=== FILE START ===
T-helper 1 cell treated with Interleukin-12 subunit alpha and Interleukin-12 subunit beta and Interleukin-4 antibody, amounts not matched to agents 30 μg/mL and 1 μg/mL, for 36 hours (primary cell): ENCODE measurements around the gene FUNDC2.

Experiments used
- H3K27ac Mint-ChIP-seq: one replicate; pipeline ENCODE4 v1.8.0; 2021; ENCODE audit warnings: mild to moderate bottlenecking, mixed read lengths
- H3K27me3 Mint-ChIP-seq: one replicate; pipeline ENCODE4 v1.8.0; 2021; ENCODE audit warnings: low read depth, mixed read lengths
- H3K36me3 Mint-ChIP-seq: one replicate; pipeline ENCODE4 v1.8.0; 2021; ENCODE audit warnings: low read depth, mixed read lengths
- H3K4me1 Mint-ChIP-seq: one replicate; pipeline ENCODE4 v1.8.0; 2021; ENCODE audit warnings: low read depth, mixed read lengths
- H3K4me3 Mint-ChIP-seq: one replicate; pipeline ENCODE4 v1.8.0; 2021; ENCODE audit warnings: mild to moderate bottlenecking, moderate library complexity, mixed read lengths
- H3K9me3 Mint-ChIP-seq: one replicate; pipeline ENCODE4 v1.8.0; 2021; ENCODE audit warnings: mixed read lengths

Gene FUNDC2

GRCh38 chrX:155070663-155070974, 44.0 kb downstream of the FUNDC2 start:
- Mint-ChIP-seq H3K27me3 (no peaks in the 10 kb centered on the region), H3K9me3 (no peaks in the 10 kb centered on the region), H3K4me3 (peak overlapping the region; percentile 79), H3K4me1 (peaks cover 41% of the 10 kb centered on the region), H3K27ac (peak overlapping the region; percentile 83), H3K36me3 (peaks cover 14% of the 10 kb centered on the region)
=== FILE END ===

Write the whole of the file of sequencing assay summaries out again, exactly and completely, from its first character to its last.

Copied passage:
T-helper 1 cell treated with Interleukin-12 subunit alpha and Interleukin-12 subunit beta and Interleukin-4 antibody, amounts not matched to agents 30 μg/mL and 1 μg/mL, for 36 hours (primary cell): ENCODE measurements around the gene FUNDC2.

Experiments used
- H3K27ac Mint-ChIP-seq: one replicate; pipeline ENCODE4 v1.8.0; 2021; ENCODE audit warnings: mild to moderate bottlenecking, mixed read lengths
- H3K27me3 Mint-ChIP-seq: one replicate; pipeline ENCODE4 v1.8.0; 2021; ENCODE audit warnings: low read depth, mixed read lengths
- H3K36me3 Mint-ChIP-seq: one replicate; pipeline ENCODE4 v1.8.0; 2021; ENCODE audit warnings: low read depth, mixed read lengths
- H3K4me1 Mint-ChIP-seq: one replicate; pipeline ENCODE4 v1.8.0; 2021; ENCODE audit warnings: low read depth, mixed read lengths
- H3K4me3 Mint-ChIP-seq: one replicate; pipeline ENCODE4 v1.8.0; 2021; ENCODE audit warnings: mild to moderate bottlenecking, moderate library complexity, mixed read lengths
- H3K9me3 Mint-ChIP-seq: one replicate; pipeline ENCODE4 v1.8.0; 2021; ENCODE audit warnings: mixed read lengths

Gene FUNDC2

GRCh38 chrX:155070663-155070974, 44.0 kb downstream of the FUNDC2 start:
- Mint-ChIP-seq H3K27me3 (no peaks in the 10 kb centered on the region), H3K9me3 (no peaks in the 10 kb centered on the region), H3K4me3 (peak overlapping the region; percentile 79), H3K4me1 (peaks cover 41% of the 10 kb centered on the region), H3K27ac (peak overlapping the region; percentile 83), H3K36me3 (peaks cover 14% of the 10 kb centered on the region)